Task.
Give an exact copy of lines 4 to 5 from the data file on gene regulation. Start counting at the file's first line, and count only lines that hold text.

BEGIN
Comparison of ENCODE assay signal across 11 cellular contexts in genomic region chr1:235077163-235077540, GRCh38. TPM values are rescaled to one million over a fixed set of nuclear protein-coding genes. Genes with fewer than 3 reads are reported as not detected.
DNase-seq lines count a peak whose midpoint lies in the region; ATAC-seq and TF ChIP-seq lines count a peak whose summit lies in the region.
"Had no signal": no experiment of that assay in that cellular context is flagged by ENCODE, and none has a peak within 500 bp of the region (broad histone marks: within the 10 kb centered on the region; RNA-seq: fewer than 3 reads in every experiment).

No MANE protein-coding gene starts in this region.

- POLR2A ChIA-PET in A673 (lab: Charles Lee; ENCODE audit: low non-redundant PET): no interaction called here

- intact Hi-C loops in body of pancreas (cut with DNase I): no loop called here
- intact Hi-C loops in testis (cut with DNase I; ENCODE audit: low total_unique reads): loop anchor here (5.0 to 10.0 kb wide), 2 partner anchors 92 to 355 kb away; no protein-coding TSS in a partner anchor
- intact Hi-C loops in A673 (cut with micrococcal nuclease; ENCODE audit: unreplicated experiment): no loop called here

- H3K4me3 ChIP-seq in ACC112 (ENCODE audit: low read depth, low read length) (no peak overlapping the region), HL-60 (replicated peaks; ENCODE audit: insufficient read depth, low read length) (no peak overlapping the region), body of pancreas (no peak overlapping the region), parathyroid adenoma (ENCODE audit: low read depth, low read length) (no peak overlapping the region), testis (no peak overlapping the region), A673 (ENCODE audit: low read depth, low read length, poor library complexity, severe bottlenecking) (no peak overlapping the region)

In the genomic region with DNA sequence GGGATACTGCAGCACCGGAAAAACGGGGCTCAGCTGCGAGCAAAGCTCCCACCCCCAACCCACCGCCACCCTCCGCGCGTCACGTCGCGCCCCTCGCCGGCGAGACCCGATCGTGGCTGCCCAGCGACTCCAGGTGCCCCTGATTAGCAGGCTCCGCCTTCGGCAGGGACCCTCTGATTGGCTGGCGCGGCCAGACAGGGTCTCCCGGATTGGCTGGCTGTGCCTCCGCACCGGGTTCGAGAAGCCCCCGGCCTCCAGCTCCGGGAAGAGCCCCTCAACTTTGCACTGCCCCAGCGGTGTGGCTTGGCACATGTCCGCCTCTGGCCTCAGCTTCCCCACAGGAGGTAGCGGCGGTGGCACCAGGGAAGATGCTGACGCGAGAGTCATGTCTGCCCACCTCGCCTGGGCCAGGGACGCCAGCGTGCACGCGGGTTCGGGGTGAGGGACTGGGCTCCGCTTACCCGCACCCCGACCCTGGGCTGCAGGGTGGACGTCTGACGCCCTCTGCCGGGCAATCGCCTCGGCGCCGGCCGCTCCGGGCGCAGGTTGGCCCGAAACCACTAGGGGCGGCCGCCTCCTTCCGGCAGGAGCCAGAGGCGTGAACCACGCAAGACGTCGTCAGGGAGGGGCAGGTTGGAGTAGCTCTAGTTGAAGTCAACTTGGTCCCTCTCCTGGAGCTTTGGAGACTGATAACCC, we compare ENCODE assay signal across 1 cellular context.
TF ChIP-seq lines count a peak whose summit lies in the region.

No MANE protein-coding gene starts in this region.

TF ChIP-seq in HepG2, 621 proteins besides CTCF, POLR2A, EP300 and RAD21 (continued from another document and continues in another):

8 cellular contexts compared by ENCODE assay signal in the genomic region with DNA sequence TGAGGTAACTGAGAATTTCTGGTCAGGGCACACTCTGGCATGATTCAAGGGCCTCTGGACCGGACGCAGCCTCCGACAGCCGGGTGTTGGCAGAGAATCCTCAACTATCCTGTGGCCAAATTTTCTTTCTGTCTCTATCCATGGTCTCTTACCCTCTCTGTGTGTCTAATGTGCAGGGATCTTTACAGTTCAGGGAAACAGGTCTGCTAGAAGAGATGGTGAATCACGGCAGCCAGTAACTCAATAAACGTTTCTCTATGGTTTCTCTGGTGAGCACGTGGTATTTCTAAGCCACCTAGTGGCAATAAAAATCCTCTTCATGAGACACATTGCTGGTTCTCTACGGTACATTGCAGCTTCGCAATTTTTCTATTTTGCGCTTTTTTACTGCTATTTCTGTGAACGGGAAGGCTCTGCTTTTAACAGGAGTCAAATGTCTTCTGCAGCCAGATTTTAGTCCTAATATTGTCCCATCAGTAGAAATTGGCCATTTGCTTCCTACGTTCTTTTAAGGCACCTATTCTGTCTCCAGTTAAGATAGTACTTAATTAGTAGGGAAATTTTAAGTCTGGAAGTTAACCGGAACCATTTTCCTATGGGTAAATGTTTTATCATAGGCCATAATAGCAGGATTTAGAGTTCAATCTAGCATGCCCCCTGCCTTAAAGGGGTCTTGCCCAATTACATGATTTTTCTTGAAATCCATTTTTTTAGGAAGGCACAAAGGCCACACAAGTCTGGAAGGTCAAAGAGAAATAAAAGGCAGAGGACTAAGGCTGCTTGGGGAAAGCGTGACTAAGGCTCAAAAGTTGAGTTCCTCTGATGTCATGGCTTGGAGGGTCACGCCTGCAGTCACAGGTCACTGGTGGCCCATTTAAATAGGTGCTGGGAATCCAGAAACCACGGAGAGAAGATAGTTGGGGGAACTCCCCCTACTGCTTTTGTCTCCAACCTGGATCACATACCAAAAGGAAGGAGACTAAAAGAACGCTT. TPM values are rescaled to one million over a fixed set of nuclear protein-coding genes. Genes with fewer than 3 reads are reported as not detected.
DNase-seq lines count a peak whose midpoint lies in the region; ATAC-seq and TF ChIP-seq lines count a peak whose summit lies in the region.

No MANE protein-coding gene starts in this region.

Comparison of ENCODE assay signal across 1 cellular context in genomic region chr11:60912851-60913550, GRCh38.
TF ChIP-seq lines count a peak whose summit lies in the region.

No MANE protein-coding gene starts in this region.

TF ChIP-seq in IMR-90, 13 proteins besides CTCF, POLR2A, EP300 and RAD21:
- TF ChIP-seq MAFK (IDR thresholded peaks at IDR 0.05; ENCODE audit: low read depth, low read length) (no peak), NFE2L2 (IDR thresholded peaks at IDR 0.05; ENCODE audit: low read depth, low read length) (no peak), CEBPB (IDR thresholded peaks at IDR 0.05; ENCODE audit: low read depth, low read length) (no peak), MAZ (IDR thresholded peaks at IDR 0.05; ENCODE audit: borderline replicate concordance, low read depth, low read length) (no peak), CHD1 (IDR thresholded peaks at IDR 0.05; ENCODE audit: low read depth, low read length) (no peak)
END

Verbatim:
No MANE protein-coding gene starts in this region.

- POLR2A ChIA-PET in A673 (lab: Charles Lee; ENCODE audit: low non-redundant PET): no interaction called here